A quick view of the fascinating Ski Resort Info website( highlights in great detail, under their new lifts and cable-cars section, just how relentlessly restless resorts throughout the more developed alpine nations become when one of their neighbours builds a new lift, spa or extension to an already sprawling hotel complex. This ‘keeping up with the Johans’ as I like to call it is surely a business model with high risk attached to it, or so you would think. There seems to be an innate fear in many Austrian resorts of standing still, of not outdoing your regional or even provincial neighbour who has blinked first to update some form of resort infrastructure. It is hard to see where the process will come to a natural end when enough is deemed just that, only mismanagement(almost unheard of Austrian ski resorts) seemingly capable of clipping the wings of ambition. By contrast in Slovenia the albeit controversial 2864 Bohinj project centred upon Bohinjska Bistrica is at the time of writing seeking the final investment piece of the puzzle to bring the plans off the drawing-board into reality, heralding an end to a tortuously interminable planning process. Again, such a scenario is unheard of Austria.

Planning laws obviously vary country to country, even province to province, where regional variations of employment sectors, topography and environmental fragility come into play. The recent concerns though regarding the construction of a new Penkenbahn in Mayrhofen and, lately reported by the Tiroler Tageszeitung newspaper in relation to the Bichlalm lift south of Kitzbuehel, have served to highlight that environmental concerns are not necessarily circumnavigated but are never classed as insurmountable. No municipality in the Tyrol is ever going to wish to be branded as obstructing what is perceived to be progress, therefore placing its resorts at the mercy of all manner of plans, however frivolous and aesthetically displeasing many turn out to be. In the course of construction lifts often necessitate the removal of traditional buildings with architectural merit and ongoing commercial use, often within areas where the rural economy held sway before the advent of mass winter-sports tourism. I cannot think of an instance where lifts have had to be moved/removed to protect important Tyrolean edifices…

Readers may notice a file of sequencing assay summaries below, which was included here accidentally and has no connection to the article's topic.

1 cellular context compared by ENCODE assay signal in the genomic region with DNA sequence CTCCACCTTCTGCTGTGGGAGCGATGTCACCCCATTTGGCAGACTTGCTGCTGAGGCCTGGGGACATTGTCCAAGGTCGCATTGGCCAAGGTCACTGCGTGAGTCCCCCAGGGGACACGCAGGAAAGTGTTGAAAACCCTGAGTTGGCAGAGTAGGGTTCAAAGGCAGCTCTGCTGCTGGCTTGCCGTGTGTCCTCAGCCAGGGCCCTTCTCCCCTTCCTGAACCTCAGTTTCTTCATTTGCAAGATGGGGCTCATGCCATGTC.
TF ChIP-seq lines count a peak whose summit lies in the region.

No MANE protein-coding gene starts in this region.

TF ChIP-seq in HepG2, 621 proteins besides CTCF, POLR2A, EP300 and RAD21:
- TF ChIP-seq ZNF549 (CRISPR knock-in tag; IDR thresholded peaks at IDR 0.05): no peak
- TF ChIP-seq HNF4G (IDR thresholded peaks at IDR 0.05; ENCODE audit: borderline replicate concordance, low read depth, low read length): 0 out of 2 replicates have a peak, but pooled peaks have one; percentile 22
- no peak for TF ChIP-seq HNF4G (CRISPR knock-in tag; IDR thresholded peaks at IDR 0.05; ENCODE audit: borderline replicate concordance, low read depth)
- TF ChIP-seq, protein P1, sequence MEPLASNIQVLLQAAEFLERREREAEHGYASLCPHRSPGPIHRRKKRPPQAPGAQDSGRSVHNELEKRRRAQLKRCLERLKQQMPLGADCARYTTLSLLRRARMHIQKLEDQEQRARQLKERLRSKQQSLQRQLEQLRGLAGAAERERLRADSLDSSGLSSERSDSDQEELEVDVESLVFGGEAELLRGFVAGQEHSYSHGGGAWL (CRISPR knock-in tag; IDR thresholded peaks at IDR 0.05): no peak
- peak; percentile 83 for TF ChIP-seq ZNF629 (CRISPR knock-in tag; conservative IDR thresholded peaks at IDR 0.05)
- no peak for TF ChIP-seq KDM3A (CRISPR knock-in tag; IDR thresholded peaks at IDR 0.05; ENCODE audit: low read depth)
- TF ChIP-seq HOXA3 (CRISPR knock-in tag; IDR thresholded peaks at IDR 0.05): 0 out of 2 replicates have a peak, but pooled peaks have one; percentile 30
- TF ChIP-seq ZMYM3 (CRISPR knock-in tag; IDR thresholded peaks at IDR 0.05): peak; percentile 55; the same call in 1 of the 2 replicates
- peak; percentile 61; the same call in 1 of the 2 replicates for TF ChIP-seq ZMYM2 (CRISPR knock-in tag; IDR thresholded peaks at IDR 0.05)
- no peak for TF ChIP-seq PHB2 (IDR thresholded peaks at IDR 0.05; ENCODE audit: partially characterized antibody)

With the honourable exception of the Galtuer locals vetoing a proposal to build a ski-lift in the remote Jamtal region, it seems now that the ski resorts in Austria and their entrepreneurs get pretty much what they want. Unlike Slovenia money doesn’t seem to come into it and whilst it would be unfair to accuse the Tyrolean authorities of paying lip service to those with concerns over the environmental damage potentially caused by the introduction of yet more lifts and manipulated pistes through hitherto untouched forests, the ecological barriers placed in the way of would-be developers in Slovenia, such as throughout the Triglav National Park, are on balance – with due respect paid to those who say such strictures are strangling modernisation of the tourism sector – my preferred route to how new developments should be dealt with in the Alps. Many of the new lifts planned throughout the alpine regions of Europe are to replace aging cableways, a costly but safety-conscious exercise. It is though the continual addition of more and more ski lifts to already established and increasingly congested pistes that are my main concern. Whilst the good times roll such disquiet will be viewed as nothing but neo-luddism but when by consensus the saturation point has been reached, will the resorts in question finally decide to say enough is enough? I wouldn’t hold your breath.

More reading on this subject can be viewed at:

Ski Resort Info: New lifts for European

Tiroler Tageszeitung: Bichlalmlift due to open in July